There are guilty people who walk free every day. It is appalling is that there are people who are responsible for egregious crimes such as premeditated murder, that walk free or are allowed to live the rest of their lives provided with nourishment and clothing. These same people are the people that tax dollars are spent supporting. Some of these people do not deserve to live after the crimes they have committed. For example, Joe Atkin’s was a man who was sentenced to 10 years in jail for murdering his half brother. His adopted father’s constant pleas for parole were ultimately accepted and Atkin’s was released from his sentence on parole. Atkin’s went on to murder 13 year old Karen Patterson by shooting her repeatedly in her bed. Atkin’s then proceeded to kill his adopted father in cold blood (McAdams 1). There must be a more severe form of punishment equivalent to the cruelty of crimes that people like Joe commit. What other retribution is appropriate for this situation other than capital punishment? The death penalty has been used as a form of capital punishment since the early 1600’s and should still be enforced worldwide (Eddlem 4). The death penalty must be enforced and exercised to the full extent of the law because it lowers the amount of premeditated murders and punishes capital crimes.
Furthermore, premeditated murders are nearly impossible to stop. It is just a truth that when people have the determination to kill, they will find a way to do just that. The death penalty will not stop a man from doing so, nor will it bring the victim back to life. However, it does give justice to the victim’s family and friends as well as punish the murderer for his blatant crime. For every 1,000 murderers, on average, there are 2,000 victims (McAdams 1). That is 2,000 victims whose deaths may have no justifiable cause. Their murderers deserve to be punished in the most severe way possible. This is where the death penalty comes into play. It has been proven that a higher number of executions equates to a lower number of homicides (Dezhbakhash 512). Dezhbakhash also goes on to show the rates of murder by number of executions and analyzes its patterns in The Deterrent Effect of Capital Punishment:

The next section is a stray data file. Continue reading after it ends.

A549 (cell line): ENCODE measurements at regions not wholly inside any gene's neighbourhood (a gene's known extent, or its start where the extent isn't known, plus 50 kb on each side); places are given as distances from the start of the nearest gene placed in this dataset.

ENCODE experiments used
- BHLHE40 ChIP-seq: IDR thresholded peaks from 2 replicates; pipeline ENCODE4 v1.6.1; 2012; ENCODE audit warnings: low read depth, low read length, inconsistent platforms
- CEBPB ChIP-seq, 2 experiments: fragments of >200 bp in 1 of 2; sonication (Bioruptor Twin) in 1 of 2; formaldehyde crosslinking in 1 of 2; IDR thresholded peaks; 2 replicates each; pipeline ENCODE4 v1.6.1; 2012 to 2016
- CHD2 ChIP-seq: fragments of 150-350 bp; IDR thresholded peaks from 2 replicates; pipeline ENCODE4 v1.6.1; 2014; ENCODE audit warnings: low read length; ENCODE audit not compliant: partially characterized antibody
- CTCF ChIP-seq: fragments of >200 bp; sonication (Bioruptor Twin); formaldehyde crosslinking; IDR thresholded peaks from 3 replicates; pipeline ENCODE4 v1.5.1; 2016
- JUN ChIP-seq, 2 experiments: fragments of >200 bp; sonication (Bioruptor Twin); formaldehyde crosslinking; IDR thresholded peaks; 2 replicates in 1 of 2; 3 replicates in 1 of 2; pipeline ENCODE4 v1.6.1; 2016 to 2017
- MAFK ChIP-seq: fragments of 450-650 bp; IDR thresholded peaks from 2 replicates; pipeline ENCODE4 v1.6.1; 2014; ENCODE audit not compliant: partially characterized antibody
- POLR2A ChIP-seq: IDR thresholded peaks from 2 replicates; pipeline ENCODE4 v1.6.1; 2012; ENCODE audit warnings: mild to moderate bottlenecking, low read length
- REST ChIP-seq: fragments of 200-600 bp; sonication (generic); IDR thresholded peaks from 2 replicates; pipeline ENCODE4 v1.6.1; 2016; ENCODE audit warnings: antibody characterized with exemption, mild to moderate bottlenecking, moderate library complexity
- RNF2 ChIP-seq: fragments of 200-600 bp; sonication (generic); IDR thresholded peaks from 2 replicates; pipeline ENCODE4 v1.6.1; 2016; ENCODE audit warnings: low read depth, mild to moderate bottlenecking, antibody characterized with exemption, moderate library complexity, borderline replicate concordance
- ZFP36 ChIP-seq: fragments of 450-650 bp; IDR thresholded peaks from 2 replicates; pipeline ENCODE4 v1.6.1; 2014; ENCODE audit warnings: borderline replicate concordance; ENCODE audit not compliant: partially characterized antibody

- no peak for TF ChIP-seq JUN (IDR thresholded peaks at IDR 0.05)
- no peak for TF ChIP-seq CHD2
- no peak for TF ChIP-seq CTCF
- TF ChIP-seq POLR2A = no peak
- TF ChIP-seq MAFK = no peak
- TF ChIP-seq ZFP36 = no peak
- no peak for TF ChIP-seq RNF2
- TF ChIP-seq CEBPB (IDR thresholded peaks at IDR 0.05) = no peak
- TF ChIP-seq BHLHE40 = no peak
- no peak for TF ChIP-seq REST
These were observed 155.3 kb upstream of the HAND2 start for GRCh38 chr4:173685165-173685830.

We can identify three distinct periods in Figure 1 : (1) the early 1960s with high (but falling) executions and falling murder rates, (2) 1964 to the mid- to late 1970s with very few executions and rapidly rising murder rates, and (3) 1990 to 2000 with soaring executions and sharply declining murder rates. The pattern during the remaining period (1980-89) is not as clear or persistent, although the two series still have opposite trends. (512)
This evidence makes it clear that execution rates help to deter the number of murders that occur. The death penalty as a form of capital punishment deters homicides by discouraging future premeditated murders from being committed. Most of society fears death, therefore using death as an intimidation factor will...